Notice the similarities: 1 x[n] = X (ejω )ejωn dω 2π 2π ∞ X (e ) = n=−∞ jω x[n]e−jωn compared to ∞ x(t) = 1 X ejω − jω 1−e ∞ k=−∞ ak ejkω0 t 1 T x(t)e−jkω0 t dt T x[k ] k=−∞ ←→ F ak = δ (ω − 2πk ) +πX (ej 0 ) k=−∞ This property can be used to ease the computation of certain Fourier series coefficients. it has FS representation with coefficients given by x[−n].Properties of the DTFT The DTFT has properties analogous to the continuous-time FT. • Periodicity: X ejω = X ej (ω+2π) • Differencing in time: x[n] − x[n − 1] ←→ 1 − e−jω X ejω • Accumulation: n F This is the duality between the discrete time Fourier transform and the continuous time Fourier series. A few notable differences are as follows. Other properties that are similar to the CTFT: • Parseval’s relation: ∞ |x[n]| = n=−∞ 2 1 2π X (ejω ) dω 2π 2 • Linearity: ax1 [n] + bx2 [n] ↔ aX1 (ejω ) + bX2 (ejω ) • Time and Frequency shifting: x[n − n0 ] ↔ e−jωn0 X (ejω ) ejω0 n x[n] ↔ X (ej (ω−ω0 ) ) 7 ES156 – Harvard SEAS 8 Note that all the energy is contained in one period of the DTFT. • Duality: Since X ejω is periodic. ES156 – Harvard SEAS .

you can use the differentiation in frequency property to conclude that y [n] = (n + 1)αn u[n]. then by taking the DTFTs. ∗ jω jω ↔ Y (ejω ) = 1 2π X1 (ejθ )X2 (ej (ω−θ) dθ 2π Ev {x[n]} ↔ Re{X (ejω ) Example: System input x[n] = (α)n u[n] and impulse response h[n] = (β )n u[n] lead to output y [n] = x[n] ∗ h[n].• Conjugation and Conjugate Symmetry: x∗ [n] ↔ X ∗ (e−jω ) And if x[n] is real. n = km has the DTFT x(k) [n] ↔ X (ejkω ) • Differentiation in Frequency: dX (ejω ) nx[n] ↔ j dω • Convolution: y [n] = x[n] ∗ h[n] ↔ Y (ejω ) = X (ejω )H (ejω ) • Multiplication property: y [n] = x1 [n]x2 [n] ES156 – Harvard SEAS 9 ES156 – Harvard SEAS 10 . Furthermore. Od{x[n]} ↔ jIm{X (ejω ) • Time reversal: x[−n] ↔ X (e−jω ). n = km • Time expansion: x(k) [n] = :0. we see that Y (ejω ) = X (ejω )H (ejω ) 1 1 · − jω 1 − βe 1 − αe−jω α/(α − β ) −β/(α − β ) = + 1 − αejω 1 − βejω α β (α)n u[n] − (β )n u[n] ⇒ y [n] = α−β α−β for α = β = When α = β . this means X (e ) = X (e ). 8 <x[n/k].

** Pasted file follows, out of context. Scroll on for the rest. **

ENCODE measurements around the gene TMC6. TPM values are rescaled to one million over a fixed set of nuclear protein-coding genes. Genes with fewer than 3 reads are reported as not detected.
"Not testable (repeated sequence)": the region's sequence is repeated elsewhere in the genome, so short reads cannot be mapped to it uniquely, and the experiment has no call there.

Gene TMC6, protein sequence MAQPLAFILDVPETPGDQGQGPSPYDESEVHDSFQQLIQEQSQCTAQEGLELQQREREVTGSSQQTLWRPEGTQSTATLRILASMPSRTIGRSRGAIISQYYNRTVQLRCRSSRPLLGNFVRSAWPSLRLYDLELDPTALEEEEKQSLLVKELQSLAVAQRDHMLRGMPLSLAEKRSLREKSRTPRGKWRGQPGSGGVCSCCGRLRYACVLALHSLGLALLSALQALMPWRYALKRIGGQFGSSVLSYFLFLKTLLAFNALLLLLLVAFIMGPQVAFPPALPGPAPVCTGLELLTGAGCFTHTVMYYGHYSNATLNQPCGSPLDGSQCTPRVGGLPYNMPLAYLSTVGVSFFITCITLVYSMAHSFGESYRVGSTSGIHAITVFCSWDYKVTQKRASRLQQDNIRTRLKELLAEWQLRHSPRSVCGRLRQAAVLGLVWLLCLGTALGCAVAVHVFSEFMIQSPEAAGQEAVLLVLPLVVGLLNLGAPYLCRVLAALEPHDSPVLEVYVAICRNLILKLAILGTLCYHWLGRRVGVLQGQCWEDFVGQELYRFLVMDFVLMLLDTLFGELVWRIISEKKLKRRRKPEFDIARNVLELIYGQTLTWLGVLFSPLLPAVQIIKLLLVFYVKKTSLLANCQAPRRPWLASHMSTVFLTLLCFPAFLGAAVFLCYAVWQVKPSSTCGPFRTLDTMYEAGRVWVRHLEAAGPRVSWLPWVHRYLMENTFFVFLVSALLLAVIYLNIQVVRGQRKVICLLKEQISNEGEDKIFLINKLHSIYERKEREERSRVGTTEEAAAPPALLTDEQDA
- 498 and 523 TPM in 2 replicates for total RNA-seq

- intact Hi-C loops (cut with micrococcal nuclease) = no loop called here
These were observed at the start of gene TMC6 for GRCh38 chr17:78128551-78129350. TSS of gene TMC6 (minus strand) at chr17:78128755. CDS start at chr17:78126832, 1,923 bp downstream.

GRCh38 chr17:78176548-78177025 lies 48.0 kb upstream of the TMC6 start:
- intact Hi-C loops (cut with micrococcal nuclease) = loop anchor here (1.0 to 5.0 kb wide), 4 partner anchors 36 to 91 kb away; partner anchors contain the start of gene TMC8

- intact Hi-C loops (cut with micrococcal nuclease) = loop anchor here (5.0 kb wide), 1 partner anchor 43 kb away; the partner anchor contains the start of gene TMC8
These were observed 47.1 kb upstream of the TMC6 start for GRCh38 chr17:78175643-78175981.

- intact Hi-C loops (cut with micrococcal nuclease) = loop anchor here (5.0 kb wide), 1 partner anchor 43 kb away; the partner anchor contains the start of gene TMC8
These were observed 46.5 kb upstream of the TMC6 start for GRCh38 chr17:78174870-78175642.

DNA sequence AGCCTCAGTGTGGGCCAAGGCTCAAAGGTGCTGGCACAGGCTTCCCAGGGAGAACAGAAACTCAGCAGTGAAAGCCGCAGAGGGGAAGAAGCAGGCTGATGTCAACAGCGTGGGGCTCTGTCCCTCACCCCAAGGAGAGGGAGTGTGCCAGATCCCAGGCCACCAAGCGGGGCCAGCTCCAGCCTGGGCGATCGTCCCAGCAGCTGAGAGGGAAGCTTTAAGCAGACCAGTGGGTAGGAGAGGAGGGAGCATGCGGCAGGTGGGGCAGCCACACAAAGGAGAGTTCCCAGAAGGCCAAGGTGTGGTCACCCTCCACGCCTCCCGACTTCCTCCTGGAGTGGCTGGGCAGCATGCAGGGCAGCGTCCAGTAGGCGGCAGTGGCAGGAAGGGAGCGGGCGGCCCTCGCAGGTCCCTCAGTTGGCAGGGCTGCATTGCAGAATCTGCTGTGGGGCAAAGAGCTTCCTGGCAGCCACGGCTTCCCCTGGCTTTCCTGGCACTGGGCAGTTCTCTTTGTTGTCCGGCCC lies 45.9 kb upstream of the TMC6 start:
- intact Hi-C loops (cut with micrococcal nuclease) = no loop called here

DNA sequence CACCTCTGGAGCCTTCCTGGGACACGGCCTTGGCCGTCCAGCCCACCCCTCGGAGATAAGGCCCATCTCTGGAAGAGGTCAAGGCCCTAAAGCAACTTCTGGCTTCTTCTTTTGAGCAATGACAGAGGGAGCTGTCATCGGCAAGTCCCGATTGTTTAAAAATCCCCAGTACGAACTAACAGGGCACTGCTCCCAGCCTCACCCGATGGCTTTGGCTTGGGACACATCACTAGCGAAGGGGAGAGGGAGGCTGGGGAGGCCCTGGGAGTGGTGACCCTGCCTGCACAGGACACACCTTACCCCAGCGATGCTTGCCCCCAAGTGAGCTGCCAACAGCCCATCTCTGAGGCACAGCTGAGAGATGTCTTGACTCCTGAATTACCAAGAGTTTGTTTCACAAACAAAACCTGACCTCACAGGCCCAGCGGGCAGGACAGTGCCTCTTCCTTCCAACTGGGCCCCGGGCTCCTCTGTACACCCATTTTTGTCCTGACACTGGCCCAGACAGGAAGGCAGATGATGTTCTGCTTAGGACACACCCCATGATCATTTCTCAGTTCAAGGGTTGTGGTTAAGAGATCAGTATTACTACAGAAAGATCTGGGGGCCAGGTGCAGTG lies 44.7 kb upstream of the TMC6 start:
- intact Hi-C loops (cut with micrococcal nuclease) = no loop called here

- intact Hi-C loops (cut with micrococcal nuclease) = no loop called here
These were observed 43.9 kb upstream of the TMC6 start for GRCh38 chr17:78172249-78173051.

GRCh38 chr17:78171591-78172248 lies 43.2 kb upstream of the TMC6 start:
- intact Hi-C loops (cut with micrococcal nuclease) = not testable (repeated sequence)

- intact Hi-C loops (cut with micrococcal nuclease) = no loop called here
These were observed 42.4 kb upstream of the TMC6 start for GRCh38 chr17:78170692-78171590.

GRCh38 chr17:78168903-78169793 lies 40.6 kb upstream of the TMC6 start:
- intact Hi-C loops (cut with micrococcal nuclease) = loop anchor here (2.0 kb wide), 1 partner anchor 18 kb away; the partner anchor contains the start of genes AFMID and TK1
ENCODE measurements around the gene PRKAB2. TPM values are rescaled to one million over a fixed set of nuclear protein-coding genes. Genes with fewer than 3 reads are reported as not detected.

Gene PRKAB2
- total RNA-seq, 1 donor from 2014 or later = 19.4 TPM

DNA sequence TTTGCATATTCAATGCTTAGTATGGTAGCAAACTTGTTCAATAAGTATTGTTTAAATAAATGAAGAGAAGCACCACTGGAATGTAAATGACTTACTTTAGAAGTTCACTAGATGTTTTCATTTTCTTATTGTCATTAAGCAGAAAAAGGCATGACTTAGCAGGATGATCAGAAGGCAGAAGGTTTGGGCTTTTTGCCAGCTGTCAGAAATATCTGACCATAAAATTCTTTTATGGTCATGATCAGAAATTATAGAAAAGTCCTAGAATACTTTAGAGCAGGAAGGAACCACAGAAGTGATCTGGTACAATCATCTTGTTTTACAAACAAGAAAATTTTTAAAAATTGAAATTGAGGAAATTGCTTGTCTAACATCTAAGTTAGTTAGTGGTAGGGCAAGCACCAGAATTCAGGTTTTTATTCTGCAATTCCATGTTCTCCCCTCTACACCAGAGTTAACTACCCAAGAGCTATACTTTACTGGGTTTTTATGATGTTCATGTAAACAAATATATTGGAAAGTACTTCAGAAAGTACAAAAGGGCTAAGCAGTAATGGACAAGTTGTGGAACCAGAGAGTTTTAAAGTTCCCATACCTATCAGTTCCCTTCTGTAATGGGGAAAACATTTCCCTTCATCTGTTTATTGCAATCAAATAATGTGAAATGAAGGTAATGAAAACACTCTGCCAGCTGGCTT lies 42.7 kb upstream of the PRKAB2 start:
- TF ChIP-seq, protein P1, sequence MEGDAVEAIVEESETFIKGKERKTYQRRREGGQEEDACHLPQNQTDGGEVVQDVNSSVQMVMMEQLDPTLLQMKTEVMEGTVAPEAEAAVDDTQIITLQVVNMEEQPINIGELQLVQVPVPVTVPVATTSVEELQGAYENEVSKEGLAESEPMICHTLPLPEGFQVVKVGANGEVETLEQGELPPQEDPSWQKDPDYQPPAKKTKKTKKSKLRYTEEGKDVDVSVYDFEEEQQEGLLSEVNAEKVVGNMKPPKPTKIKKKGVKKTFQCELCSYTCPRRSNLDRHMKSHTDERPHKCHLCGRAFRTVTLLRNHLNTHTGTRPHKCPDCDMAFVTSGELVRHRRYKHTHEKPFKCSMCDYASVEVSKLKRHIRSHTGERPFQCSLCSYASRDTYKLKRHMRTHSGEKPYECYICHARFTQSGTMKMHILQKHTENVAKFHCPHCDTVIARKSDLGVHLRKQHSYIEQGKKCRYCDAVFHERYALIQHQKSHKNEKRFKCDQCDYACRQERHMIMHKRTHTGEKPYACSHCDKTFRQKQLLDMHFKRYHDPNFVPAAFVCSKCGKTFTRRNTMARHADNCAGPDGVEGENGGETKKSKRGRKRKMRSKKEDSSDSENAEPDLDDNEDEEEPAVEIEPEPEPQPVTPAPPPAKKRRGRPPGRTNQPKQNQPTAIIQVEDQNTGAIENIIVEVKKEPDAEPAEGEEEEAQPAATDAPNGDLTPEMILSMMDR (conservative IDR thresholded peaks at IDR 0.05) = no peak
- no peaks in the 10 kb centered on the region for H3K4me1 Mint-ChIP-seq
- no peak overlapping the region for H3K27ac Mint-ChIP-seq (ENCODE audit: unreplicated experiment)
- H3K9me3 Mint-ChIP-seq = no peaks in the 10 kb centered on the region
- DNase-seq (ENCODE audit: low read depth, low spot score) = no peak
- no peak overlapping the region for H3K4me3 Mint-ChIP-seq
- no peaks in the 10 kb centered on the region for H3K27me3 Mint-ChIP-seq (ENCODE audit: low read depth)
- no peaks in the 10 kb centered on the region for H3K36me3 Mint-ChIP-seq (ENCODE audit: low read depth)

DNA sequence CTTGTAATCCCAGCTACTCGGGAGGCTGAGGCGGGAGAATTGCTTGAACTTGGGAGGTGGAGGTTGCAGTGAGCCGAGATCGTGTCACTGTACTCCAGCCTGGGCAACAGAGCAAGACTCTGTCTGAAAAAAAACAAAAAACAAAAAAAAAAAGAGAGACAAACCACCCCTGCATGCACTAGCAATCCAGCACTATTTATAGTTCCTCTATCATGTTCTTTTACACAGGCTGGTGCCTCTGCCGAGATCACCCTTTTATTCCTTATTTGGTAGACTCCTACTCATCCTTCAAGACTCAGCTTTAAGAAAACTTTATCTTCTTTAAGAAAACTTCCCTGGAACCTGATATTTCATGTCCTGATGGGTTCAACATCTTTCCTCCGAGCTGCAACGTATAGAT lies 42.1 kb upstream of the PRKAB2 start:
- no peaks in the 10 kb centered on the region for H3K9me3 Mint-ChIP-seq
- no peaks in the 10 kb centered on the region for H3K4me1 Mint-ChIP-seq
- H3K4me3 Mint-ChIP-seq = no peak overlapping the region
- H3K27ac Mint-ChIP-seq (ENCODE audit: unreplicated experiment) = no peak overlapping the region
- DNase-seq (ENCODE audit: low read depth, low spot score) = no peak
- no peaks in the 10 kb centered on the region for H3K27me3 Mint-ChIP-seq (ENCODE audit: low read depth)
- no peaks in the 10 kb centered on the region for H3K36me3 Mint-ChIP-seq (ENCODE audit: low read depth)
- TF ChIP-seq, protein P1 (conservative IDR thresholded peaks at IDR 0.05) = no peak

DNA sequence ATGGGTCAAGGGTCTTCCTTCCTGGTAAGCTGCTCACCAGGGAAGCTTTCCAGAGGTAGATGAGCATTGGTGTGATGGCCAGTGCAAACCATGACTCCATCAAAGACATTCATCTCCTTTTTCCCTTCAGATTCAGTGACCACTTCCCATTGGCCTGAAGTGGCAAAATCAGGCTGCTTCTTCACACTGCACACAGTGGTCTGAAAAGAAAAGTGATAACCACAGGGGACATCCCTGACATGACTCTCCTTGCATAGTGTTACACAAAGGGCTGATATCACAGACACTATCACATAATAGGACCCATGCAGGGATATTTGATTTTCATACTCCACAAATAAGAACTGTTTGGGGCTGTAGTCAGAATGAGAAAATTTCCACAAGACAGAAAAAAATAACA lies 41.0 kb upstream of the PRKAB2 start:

and by inspection. its frequency response is given by H (ejω ) = 2 1− 3 −jω 4e −2jω +1 8e 2 = −jω )(1 − 1 e−jω ) (1 − 1 2e 4 11 We have used partial-fraction expansions. ES156 – Harvard SEAS ES156 – Harvard SEAS 12 . we use the method of partial fractions. using the above equation.Systems characterized by constant coefficient difference equations A general linear constant-coefficient difference equation for an LTI system with input x[n] and output y [n] is given by N M To obtain its impulse response. A = 4. the inverse transform of H (ejω ) will be given by: h[n] = 4 1 2 n ak y [n − k ] = k=0 k=0 jω bk x[n − k ] u[n] − 2 The frequency response H (e ) for this system is then given by H (ejω ) = Y (e ) = X (ejω ) jω M −jkω k=0 bk e N −jkω k=0 ak e 1 4 n u[n] We can further use the DTFT to compute the output n of this system to an input x[n] = 1 u[n] by using 4 the convolution property: Y (ejω ) = X (ejω )H (ejω ) – –» » 1 2 = (1 − 1 e−jω )(1 − 1 e−jω ) 1− 1 e−jω 2 4 4 −2 8 −4 = 1 −jω + 1 −jω 2 + 1 −jω 1 − 4e (1 − 4 e ) 1 − 2e  „ «n „ «n „ «n ff 1 1 1 u[n] ⇒ y [n] = −4 − 2(n + 1) +8 4 4 2 Example: Consider the following system 1 3 y [n] − y [n − 1] + y [n − 2] = 2x[n] 4 8 Then. B = −2. that is. which are described in the appendix of the textbook. look for constants A. B such that A B + H (ejω ) = −jω −jω 1− 1 1− 1 2e 4e In our case.